Civil Aviation
Etihad announces biofuel milestone
Etihad announces biofuel milestone
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Etihad announces biofuel milestone

The airline has completed the first commercial flight of a Boeing 787 using sustainable fuel produced in the UAE.

An Etihad Airways Boeing 787 powered by GE’s GEnx-1B engines has made the first commericial flight using sustainable fuel produced in the United Arab Emeriates. The milestone flight, from Abu Dhabi to Amsterdam, was announced by the Sustainable Bioenergy Research Consortium (SBRC), a non-profit entity established by Masdar Institute that is part of Khalifa University of Science and Technology.

The SBRC partners (Khalifa University, Etihad Airways, Boeing, ADNOC, Safran, GE and BAUER Resources) have been working together to prove the concept of a comprehensive value chain that is centred around the Seawater Energy and Agriculture System (SEAS). This is described by the SBRC as a synergistic industrial platform that supports the aviation sector, the oil and gas industry, food production and the creation of a new agricultural alternative in the UAE.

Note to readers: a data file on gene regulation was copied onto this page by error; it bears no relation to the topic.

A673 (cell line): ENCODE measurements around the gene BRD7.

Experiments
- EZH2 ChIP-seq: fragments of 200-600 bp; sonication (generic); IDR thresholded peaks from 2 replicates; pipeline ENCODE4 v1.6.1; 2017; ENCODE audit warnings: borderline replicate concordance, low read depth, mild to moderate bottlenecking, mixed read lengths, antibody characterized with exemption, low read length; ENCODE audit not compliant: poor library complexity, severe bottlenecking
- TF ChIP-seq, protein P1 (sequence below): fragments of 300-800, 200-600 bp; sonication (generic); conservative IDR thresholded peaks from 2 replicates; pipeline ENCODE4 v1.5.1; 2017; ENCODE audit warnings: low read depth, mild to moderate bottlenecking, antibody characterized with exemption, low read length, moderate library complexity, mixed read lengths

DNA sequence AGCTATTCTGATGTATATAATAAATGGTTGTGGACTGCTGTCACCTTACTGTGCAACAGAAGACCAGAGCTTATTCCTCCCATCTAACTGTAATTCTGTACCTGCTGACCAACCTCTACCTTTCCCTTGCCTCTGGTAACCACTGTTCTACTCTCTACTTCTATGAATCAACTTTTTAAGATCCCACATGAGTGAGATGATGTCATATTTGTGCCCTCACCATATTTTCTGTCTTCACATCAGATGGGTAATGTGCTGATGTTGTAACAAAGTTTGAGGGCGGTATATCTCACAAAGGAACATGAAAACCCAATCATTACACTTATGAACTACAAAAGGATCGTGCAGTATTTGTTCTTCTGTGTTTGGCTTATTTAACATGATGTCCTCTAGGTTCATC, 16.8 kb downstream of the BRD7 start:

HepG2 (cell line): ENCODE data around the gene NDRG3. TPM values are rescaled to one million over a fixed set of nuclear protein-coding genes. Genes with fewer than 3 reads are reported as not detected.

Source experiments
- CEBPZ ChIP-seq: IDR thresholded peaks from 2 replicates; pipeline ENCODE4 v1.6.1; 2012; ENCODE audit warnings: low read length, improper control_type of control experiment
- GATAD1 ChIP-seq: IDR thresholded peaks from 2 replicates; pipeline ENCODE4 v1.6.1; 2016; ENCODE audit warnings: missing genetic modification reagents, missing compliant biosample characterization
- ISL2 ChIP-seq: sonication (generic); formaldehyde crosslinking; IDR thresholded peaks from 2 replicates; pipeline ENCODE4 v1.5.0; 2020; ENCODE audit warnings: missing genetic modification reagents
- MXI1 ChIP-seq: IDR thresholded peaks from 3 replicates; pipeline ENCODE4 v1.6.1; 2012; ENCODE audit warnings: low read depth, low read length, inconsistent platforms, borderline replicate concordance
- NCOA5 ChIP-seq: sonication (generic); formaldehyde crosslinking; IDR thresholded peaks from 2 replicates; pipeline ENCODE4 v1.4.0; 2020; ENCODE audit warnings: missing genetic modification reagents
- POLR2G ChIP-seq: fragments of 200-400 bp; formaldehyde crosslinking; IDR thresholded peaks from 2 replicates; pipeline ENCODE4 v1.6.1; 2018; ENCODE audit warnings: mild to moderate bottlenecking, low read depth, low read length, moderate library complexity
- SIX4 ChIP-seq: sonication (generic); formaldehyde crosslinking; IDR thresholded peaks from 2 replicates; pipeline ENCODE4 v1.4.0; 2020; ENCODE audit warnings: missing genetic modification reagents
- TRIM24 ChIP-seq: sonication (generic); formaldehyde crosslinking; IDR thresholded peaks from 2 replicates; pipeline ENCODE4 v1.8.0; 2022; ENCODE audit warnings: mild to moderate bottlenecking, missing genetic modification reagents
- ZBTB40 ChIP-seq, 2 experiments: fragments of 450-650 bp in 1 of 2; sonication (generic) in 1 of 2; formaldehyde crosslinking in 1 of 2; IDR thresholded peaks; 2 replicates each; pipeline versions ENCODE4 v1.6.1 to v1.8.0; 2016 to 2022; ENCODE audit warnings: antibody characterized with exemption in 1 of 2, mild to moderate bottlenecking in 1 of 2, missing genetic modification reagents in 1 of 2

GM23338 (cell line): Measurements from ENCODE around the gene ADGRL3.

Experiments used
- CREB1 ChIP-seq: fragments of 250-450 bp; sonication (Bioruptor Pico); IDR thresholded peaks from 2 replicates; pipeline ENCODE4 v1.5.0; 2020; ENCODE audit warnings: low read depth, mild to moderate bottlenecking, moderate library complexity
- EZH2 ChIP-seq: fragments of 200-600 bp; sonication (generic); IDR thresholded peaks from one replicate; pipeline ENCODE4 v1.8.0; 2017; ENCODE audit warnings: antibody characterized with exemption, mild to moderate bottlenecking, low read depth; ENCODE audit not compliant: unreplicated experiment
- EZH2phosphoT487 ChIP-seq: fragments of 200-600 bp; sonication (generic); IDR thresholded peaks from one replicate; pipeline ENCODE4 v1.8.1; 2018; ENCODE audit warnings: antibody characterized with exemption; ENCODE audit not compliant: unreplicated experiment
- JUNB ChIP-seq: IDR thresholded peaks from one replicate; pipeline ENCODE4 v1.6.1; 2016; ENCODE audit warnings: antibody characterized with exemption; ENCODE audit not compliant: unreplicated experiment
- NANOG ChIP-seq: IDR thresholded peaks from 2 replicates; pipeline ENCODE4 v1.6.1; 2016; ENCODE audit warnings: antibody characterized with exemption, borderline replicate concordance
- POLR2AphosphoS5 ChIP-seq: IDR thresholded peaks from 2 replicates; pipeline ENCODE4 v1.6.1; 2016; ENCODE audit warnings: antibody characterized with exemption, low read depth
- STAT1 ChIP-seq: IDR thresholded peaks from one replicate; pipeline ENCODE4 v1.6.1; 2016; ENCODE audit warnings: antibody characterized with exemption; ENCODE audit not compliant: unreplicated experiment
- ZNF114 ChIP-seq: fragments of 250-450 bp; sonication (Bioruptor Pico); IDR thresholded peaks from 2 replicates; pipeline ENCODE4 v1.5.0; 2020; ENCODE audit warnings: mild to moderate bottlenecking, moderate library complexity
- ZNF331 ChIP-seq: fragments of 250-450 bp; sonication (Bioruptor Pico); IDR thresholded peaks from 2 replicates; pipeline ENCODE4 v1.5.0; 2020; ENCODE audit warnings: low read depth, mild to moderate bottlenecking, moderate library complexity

Sustainable fuel for the flight was derived from oil in Salicornia plants, which were grown on the two-hectare SEAS farm in Masdar City. The SEAS is the world’s first desert ecosystem designed to produce fuel and food in saltwater. The flight marks the first time that a flight has been operated on fuel derived from plants grown in saltwater.

The biofuel is blended directly with jet fuel and does not require any modifications to aircraft, engines or airport fuelling delivery systems. The SBRC says the initiative has the potential to become an important new option for sustainable aviation fuel in the future.

Operated by the SBRC, the SEAS pilot facility became operational in March 2016. Salt-tolerant halophyte plants that thrive in desert conditions and do not require fresh water or arable land to grow are nurtured there.

It is estimated that around 160,000 passenger flights have flown on a blend of sustainable and traditional jet fuel since the first biofuels were certified for commercial use in 2011.

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